Enable Javascript in your browser for an improved experience of regjeringen.no

Historical archive

Crackdown on misuse of funds

Historical archive

Published under: Stoltenberg's 2nd Government

Publisher Ministry of Foreign Affairs

For the first time, the Norwegian Ministry of Foreign Affairs is presenting an overview of aid funds that have been misused and other financial irregularities.

For the first time, the Norwegian Ministry of Foreign Affairs is presenting an overview of aid funds that have been misused and other financial irregularities.

The Foreign Ministry’s corruption fighters started their hunt for misuse of funds four years ago, on the initiative of Minister of the Environment and International Development Erik Solheim. So far, they have disclosed 37 cases of corruption and other irregularities, and various organisations and individuals have had to pay back a total of NOK 23.9 million to the Norwegian treasury.

Mr Solheim commented, “I am convinced that transparency and openness regarding the issue of misuse of funds is our best weapon in the fight against corruption.”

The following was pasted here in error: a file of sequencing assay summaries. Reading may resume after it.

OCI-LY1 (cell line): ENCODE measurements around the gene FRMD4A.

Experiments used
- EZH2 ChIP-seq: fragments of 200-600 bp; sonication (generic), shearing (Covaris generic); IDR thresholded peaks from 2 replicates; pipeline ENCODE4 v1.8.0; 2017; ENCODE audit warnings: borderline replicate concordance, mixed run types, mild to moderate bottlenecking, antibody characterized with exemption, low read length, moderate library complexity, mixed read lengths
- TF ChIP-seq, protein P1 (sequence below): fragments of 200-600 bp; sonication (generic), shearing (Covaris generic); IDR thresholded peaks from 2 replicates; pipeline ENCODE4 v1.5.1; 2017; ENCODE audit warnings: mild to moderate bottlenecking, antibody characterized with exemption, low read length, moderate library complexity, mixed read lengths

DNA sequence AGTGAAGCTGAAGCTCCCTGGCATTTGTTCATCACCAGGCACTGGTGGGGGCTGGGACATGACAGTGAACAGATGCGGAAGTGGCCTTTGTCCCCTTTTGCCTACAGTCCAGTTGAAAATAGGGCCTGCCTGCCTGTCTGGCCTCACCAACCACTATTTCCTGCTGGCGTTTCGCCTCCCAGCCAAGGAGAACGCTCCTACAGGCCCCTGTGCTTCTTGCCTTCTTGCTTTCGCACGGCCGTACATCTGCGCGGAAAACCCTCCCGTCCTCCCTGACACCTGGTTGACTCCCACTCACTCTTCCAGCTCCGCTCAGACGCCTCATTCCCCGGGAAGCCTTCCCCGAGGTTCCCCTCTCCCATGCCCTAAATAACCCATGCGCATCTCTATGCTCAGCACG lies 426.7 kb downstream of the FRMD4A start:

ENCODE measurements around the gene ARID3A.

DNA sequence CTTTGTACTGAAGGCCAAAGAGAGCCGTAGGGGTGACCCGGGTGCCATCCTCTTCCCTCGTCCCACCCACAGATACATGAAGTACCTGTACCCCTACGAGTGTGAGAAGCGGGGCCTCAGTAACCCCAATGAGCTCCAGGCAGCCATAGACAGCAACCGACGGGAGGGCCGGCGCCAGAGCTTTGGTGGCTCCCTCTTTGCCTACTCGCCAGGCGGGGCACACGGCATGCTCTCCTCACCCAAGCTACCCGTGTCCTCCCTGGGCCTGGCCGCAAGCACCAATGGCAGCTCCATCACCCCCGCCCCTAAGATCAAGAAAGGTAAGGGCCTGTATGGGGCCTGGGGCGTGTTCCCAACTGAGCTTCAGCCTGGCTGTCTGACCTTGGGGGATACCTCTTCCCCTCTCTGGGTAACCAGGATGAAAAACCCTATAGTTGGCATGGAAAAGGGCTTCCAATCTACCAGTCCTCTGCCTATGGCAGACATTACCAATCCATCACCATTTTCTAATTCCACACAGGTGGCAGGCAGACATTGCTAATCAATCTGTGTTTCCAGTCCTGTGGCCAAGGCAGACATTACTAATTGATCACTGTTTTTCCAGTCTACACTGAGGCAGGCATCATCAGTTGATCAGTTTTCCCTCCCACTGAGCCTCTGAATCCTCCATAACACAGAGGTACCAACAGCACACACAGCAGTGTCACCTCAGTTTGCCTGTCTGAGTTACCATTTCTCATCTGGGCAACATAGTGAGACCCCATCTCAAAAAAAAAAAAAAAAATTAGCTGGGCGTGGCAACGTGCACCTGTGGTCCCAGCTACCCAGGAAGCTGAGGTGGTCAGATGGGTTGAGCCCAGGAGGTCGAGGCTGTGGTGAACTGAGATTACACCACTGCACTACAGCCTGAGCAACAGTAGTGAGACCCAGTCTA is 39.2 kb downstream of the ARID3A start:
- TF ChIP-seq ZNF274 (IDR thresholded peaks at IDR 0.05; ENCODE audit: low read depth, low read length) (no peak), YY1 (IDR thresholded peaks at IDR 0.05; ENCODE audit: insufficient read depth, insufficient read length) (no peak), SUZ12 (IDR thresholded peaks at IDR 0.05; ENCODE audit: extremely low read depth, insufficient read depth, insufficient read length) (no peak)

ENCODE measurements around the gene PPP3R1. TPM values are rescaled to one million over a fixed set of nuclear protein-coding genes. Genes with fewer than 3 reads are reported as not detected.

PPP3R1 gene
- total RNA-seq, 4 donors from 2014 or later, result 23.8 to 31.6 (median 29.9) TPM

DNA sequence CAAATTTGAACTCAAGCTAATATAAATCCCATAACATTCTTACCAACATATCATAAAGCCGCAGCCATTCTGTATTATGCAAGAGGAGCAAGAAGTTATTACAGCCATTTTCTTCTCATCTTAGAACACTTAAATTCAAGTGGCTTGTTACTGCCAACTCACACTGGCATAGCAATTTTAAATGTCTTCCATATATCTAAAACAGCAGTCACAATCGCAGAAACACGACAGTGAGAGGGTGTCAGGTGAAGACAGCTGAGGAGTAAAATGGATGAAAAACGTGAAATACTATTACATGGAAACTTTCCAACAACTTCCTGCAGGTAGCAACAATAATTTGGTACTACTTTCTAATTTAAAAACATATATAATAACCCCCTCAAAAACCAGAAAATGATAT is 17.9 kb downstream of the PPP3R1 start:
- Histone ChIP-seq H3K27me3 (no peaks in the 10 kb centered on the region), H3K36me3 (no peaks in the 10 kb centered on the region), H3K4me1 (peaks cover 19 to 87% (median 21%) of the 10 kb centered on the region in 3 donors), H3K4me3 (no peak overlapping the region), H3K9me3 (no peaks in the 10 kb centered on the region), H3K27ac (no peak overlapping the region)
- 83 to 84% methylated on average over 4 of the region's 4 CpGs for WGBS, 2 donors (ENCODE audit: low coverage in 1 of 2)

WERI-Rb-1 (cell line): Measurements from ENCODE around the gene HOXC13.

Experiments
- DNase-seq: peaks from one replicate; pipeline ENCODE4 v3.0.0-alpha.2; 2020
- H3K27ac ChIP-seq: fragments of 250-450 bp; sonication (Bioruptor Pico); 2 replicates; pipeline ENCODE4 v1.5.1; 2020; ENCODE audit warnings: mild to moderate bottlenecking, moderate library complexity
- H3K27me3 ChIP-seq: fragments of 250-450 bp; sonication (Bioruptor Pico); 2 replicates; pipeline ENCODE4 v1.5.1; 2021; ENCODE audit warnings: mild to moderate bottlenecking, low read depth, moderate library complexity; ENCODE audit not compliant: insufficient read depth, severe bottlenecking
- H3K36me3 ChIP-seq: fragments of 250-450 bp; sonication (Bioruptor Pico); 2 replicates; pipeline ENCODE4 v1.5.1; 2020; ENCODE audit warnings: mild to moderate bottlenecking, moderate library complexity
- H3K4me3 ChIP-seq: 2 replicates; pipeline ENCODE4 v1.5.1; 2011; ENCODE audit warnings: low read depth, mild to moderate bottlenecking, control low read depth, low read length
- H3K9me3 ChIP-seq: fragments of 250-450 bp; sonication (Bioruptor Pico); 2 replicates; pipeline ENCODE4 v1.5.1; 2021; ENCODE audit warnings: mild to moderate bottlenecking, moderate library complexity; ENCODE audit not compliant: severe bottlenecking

Most of the cases involve misuse of funds in Africa or Asia. The overview also includes other cases such as complaints relating to visa applications. The report gives details of the 37 cases that have led to action being taken. You can read the report here (in Norwegian).

Foreign Minister Jonas Gahr Støre commented, “The overview we are presenting today shows that our zero tolerance policy for all forms of financial irregularities is real. We follow up all reports of possible irregularities in a systematic way. Under our policy of zero tolerance, we follow up all reports regardless of how small the amount may be.”

The Ministry of Foreign Affairs will update the overview every three months. The Foreign Service Control Unit is working systematically to uncover misuse of any funds the Storting – the Norwegian parliament – has allocated to the Ministry, as well as funds handled by Norad (Norwegian Agency for Development Cooperation), Norfund (Norwegian Investment Fund for Developing Countries) and FK Norway (Fredskorpset).

“This shows that our systems have become much better and that we are uncovering irregularities that we would not have discovered before. The aim is to uncover as much corruption as possible and ensure that funds really are used as intended. There will always be some cases that go unreported, but we have far better control than we had before. And the fact that there is greater likelihood of being caught has in itself a strong preventive effect,” said Mr Solheim.

Anyone who has any suspicion of financial irregularities should notify the Ministry or use its external whistleblowing channel. Read more about the Ministry’s zero tolerance policy on corruption.

Go to the top